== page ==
* Points to note: 

Cooking time can vary if you have gas/ stove ( electric flat top or  coil), so please, keep an eye on the milk.

Adjust the amount of sweetness, I found 1 can of condensed milk more than enough to suit my taste buds. Add more, if you like sweet basundi or less, if you wish

Basundi plate or not, there is bound to be a layer stuck on the bottom of the pan, elbow grease time ahead! Remember, the dessert is worth the hard work.

Basundi is heavy on digestion, enjoy moderately

Add saffron if you like. this is optional, just like nuts.

Straining is optional, but the end result of straining is a silky smooth basundi, which is pleasing not just to the eye, but also to your taste buds  and guests who may be fussy like me!

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15 comments:

  1. I think last time I had milk was when I was 8 till then mom used to give a hugs glass of milk when we came back from school and every time I used to pour it out of the window to the garden untill the day she caught me :-) well then lucky for me she didn't give me anymore milk saying what is the use if i was throuwing it away. That goes for the milk sweets too. Ofcourse milk sweets i enjoy now but still not the milk, hi hi i love you description of malai floating here and there :-)Basundi lookqs yumm.

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  2. The first picture blew me away.. I thought you reduced it to make the design. Never heard of basundi plate before.. as this was Never made in my mom's house , it just takes too much time. she made all sorts of goodies, but basundi was never a regular, it was usually store brought. and yeah I also kind of feel nauseated to see malai floating in the tea cup.. But I was not so lucky, if I refused T they would make me drink PLAIN MILK.. as if one agony was not enough....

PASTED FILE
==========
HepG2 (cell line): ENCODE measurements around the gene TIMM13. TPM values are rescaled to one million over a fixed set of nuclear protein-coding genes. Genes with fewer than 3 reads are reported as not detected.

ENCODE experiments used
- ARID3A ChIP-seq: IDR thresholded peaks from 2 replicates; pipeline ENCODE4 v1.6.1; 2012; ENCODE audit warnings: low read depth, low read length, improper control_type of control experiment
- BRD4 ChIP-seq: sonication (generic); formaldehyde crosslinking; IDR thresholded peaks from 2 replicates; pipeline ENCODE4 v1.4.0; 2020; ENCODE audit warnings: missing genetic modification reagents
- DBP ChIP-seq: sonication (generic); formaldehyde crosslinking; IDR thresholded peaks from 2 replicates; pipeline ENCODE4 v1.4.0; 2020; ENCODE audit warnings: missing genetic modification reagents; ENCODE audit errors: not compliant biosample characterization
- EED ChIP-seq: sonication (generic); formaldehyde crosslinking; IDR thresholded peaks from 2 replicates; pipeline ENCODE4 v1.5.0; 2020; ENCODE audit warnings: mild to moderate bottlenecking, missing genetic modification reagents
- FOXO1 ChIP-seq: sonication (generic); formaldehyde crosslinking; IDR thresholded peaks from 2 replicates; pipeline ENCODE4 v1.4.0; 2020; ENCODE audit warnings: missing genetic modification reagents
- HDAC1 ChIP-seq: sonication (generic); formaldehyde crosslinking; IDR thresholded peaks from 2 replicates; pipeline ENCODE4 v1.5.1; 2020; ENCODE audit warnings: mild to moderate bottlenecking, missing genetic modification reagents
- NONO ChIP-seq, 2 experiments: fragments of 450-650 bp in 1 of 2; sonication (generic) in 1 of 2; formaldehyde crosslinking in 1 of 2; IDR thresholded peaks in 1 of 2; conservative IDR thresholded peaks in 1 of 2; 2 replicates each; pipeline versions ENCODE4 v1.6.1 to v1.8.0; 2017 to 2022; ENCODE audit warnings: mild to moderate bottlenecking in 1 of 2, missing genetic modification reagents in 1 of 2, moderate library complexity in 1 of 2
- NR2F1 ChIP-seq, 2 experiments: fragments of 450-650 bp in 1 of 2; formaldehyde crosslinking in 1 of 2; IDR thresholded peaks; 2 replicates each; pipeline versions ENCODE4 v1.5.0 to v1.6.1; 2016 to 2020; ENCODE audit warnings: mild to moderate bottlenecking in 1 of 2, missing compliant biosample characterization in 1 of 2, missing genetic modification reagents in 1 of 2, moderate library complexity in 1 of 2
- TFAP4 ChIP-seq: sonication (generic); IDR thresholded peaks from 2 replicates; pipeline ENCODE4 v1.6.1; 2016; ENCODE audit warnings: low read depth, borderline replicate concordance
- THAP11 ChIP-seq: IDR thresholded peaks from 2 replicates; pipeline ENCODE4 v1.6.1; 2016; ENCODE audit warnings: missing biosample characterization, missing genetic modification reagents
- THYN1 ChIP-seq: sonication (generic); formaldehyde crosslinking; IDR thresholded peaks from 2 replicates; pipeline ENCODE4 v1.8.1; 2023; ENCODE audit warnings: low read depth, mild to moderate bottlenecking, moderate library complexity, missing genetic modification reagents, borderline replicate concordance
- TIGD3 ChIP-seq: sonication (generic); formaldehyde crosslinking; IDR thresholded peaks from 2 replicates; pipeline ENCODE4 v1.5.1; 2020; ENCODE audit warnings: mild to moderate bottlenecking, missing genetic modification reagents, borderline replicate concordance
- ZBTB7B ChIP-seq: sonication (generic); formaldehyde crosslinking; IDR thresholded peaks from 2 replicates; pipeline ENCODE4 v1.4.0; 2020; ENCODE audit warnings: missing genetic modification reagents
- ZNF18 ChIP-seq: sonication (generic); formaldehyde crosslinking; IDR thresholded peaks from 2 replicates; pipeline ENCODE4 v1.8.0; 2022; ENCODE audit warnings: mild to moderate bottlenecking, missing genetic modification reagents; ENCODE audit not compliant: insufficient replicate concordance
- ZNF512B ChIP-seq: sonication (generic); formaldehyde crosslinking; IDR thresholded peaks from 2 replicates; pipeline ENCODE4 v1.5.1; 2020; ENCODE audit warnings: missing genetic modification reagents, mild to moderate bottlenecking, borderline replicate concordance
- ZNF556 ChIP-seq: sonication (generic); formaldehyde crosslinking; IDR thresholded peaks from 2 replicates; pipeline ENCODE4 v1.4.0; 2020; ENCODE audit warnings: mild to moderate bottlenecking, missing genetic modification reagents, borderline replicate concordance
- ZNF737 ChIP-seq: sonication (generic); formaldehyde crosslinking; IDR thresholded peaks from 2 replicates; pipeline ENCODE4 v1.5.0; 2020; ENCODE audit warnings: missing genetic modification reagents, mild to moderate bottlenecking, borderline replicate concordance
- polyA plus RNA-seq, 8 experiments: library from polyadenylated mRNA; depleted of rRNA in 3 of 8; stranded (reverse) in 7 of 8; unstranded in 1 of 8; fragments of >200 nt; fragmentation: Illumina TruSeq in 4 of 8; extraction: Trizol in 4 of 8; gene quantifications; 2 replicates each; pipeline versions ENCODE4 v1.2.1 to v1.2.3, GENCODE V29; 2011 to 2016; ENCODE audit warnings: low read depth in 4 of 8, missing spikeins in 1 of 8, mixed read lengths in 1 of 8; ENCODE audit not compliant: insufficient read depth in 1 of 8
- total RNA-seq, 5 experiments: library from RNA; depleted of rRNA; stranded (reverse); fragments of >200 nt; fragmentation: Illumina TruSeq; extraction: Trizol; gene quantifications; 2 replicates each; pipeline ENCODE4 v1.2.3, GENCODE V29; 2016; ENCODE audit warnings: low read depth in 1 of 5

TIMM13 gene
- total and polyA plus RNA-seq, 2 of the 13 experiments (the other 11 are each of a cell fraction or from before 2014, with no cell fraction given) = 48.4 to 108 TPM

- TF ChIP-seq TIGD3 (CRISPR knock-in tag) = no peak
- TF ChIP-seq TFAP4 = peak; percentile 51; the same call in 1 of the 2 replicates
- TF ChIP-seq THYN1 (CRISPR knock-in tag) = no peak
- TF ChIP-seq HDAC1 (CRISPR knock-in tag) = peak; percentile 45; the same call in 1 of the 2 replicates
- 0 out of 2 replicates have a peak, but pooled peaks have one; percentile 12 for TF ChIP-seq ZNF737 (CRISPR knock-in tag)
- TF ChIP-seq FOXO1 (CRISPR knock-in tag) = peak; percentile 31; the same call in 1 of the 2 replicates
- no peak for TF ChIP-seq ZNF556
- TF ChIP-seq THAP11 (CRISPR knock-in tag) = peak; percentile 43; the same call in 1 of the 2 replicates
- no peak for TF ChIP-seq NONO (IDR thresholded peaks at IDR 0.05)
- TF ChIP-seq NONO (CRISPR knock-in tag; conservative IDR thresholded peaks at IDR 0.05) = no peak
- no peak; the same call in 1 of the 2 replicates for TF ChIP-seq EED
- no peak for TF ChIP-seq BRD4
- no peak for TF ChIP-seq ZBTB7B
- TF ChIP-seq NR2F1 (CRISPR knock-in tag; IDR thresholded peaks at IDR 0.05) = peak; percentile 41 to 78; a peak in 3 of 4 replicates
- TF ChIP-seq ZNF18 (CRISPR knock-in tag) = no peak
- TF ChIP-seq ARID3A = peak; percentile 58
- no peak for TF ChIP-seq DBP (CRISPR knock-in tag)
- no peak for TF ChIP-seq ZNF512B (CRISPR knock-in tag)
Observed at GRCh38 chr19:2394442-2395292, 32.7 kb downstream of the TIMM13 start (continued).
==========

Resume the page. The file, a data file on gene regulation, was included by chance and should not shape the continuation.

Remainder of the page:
Love Ash.

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  3. I cannot stand malai floating around in my milk, my mom would strain the milk before I even look at it or I would surely throw up. I like my basundi strained too, not had it in ages though. Love the color!!

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  4. I am a huge fan of milk and the cream on top :) But not a floating island in tea or coffee. The main reason why I adore basundi and milk based sweet.
    The plate is very unusual and never seen anywhere, I never even dare to try basundi because of time consuming and scare of scorching the milk.
    Probably i should scale down to give a try out!

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  5. I do hate malai floating in my milk, but somehow i love basundi,inviting..

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  6. Oooh! Yummy! This looks so irresistible.

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  7. love this anytime...my mom has that plate..:)

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  8. Haha, I remember the tea with specks of cream! Horror. When I was a kid, Basundi was the highlight of wedding food. And, of course, whenever it was made at home. I do miss it. Gotta find a way to veganize it. :)

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  9. never heard of basundi plate. looks delicious

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  10. That must be delightful! I've always loved milk...

    Cheers,

    Rosa

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  12. hi where can I buy this basundi plate?

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  13. Anonymous, This basundi plate is easily available in India, particularly in Mumbai and Pune ( Maharashtra)and possibly in Gujarat.If it is available in any other part of India, I am not aware. I have not found it in the USA.